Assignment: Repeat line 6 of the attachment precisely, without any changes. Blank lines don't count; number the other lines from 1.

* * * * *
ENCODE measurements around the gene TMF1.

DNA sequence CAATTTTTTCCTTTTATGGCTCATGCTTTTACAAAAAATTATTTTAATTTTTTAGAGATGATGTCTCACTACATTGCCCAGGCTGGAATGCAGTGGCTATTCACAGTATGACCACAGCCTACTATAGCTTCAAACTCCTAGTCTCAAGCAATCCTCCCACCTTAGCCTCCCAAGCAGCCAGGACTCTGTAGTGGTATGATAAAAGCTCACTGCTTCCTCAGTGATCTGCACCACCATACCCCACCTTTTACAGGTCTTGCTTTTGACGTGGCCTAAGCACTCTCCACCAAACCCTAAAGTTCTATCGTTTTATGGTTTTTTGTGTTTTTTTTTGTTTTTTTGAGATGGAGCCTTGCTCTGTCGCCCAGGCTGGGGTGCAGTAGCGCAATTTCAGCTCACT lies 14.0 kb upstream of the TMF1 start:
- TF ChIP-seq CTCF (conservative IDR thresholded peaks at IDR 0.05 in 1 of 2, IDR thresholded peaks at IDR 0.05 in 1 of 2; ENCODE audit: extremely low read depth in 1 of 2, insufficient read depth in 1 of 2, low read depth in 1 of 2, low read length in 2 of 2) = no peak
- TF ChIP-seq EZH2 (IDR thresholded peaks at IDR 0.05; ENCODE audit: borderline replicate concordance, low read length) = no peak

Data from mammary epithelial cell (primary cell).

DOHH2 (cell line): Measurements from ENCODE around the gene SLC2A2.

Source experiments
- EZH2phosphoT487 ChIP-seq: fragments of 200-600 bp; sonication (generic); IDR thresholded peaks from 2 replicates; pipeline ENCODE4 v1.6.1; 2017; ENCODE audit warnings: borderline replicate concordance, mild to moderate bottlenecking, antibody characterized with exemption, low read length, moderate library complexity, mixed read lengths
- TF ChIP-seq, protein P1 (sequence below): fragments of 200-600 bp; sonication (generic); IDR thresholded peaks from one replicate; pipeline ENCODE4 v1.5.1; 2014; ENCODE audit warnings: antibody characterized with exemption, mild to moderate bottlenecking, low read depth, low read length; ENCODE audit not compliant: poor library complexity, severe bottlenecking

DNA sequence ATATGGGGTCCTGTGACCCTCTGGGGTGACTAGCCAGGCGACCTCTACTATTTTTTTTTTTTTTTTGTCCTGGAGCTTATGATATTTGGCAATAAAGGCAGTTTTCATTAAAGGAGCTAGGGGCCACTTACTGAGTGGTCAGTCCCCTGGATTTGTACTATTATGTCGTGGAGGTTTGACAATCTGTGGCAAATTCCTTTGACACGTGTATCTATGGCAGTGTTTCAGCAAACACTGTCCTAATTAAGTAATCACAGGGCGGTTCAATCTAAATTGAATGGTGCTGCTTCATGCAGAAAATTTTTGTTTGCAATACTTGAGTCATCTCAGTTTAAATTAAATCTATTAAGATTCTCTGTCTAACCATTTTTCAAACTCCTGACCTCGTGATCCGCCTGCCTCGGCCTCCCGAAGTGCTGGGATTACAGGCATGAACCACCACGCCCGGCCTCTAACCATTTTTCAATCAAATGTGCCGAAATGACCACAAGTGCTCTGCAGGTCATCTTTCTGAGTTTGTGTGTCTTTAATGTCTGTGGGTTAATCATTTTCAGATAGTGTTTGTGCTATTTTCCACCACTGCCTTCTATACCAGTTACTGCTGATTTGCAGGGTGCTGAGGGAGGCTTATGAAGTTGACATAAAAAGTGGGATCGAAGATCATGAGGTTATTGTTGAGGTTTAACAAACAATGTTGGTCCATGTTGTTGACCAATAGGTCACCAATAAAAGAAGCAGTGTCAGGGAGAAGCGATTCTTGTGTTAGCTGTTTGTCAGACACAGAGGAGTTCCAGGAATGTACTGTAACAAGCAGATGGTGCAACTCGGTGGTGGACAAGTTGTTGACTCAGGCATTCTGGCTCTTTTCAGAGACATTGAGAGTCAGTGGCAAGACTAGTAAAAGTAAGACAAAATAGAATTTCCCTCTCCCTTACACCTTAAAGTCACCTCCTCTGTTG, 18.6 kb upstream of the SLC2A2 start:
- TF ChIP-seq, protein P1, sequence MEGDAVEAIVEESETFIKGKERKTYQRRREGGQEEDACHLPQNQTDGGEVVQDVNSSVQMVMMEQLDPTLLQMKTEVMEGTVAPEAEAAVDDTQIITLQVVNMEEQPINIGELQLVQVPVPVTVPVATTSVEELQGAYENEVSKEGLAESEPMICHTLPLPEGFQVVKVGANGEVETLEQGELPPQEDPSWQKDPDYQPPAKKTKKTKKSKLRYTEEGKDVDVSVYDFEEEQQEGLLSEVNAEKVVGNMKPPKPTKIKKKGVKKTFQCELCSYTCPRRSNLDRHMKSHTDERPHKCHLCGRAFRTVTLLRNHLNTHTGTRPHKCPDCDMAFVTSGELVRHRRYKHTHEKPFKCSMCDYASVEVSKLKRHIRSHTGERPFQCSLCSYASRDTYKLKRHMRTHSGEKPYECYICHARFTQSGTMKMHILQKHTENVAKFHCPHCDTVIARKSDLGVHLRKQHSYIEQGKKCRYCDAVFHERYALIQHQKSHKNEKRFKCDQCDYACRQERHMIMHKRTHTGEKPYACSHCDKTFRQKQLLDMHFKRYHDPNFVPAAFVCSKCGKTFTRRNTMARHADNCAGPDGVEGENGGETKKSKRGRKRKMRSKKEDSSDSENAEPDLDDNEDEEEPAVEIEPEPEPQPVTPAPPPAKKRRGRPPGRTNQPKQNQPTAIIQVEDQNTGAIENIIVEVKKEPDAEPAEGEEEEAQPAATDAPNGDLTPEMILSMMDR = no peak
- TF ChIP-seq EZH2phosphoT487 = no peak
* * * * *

DOHH2 (cell line): Measurements from ENCODE around the gene SLC2A2.